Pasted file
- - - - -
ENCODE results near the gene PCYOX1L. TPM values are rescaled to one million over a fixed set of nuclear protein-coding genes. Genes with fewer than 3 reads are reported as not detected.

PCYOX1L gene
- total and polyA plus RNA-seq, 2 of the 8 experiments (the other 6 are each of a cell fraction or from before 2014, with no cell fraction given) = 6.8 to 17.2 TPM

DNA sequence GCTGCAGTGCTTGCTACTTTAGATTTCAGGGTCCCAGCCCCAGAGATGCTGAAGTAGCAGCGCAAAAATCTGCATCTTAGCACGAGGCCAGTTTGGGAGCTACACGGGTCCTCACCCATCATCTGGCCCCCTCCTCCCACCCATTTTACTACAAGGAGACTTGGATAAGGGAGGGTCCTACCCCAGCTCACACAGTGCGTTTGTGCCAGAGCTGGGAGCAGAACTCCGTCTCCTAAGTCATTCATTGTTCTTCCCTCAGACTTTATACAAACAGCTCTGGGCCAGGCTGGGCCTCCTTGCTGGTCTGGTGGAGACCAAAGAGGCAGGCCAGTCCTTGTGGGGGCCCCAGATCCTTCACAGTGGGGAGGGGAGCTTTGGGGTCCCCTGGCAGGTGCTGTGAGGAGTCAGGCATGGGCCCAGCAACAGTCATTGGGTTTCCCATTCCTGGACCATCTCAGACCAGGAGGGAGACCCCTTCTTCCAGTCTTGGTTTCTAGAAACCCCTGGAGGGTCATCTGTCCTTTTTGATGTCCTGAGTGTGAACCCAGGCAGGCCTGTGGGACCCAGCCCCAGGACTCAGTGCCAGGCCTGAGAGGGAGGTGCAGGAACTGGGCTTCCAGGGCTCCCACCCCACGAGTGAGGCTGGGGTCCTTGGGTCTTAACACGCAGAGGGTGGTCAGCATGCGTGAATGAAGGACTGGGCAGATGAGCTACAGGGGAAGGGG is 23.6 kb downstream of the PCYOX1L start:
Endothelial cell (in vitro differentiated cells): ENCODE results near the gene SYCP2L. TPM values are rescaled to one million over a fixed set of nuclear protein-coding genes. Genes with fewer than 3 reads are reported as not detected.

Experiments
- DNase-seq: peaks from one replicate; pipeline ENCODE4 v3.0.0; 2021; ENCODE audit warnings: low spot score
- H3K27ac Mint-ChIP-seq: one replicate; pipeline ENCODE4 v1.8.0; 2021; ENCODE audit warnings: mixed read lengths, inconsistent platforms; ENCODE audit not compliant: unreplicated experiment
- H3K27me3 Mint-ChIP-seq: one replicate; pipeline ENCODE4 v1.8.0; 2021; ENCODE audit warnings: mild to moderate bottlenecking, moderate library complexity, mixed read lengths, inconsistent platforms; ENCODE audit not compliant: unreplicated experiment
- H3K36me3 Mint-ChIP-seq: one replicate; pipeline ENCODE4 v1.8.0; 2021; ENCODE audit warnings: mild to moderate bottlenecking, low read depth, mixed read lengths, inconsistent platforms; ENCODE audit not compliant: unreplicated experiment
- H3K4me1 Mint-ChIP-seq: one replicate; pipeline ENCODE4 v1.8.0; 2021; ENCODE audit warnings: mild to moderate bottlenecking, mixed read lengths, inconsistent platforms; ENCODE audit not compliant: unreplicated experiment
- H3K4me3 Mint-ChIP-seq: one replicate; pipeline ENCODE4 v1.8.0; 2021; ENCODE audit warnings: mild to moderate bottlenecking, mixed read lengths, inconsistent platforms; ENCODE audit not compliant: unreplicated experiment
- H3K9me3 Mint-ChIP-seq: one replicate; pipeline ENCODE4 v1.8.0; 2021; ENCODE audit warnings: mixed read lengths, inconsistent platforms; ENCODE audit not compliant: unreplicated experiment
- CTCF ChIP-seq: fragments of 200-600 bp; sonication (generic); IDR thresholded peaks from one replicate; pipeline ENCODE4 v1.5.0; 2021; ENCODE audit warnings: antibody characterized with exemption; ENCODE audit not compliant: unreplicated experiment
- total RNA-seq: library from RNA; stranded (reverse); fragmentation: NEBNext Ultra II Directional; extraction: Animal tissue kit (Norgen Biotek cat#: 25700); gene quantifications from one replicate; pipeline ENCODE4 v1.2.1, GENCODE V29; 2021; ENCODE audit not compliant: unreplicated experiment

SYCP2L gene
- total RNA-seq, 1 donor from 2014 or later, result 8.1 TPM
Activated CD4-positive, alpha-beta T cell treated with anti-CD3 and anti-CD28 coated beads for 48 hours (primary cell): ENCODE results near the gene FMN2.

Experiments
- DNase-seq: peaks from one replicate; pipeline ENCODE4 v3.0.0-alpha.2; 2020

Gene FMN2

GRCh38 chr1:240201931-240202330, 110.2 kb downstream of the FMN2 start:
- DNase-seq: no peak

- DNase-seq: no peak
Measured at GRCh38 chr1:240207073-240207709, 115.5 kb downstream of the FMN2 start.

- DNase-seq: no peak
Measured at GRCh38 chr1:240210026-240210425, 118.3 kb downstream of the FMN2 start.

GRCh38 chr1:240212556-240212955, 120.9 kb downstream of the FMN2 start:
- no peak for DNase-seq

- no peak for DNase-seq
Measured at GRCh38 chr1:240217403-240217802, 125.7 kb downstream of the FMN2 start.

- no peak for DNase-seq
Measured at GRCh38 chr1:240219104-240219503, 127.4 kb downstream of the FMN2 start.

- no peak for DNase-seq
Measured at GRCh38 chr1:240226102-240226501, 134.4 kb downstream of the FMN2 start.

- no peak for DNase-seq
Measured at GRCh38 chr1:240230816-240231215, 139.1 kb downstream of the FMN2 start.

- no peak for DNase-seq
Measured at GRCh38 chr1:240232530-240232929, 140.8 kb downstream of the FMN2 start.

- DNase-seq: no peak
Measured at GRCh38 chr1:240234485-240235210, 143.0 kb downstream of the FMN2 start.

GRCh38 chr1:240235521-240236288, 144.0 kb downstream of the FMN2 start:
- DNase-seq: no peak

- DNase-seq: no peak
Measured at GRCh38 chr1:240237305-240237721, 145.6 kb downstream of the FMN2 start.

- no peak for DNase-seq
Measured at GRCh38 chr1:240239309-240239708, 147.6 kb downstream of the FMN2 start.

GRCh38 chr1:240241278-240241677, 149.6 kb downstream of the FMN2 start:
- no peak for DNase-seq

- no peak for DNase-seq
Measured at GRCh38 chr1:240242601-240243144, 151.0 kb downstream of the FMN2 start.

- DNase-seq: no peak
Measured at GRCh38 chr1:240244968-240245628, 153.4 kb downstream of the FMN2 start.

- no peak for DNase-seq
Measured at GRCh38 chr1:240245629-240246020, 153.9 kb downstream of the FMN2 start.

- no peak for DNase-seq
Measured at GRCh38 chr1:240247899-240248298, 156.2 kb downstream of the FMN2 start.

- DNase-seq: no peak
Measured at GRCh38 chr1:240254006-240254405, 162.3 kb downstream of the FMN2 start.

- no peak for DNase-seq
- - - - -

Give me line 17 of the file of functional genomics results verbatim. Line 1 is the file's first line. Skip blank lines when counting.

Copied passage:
- total RNA-seq, 1 donor from 2014 or later, result 8.1 TPM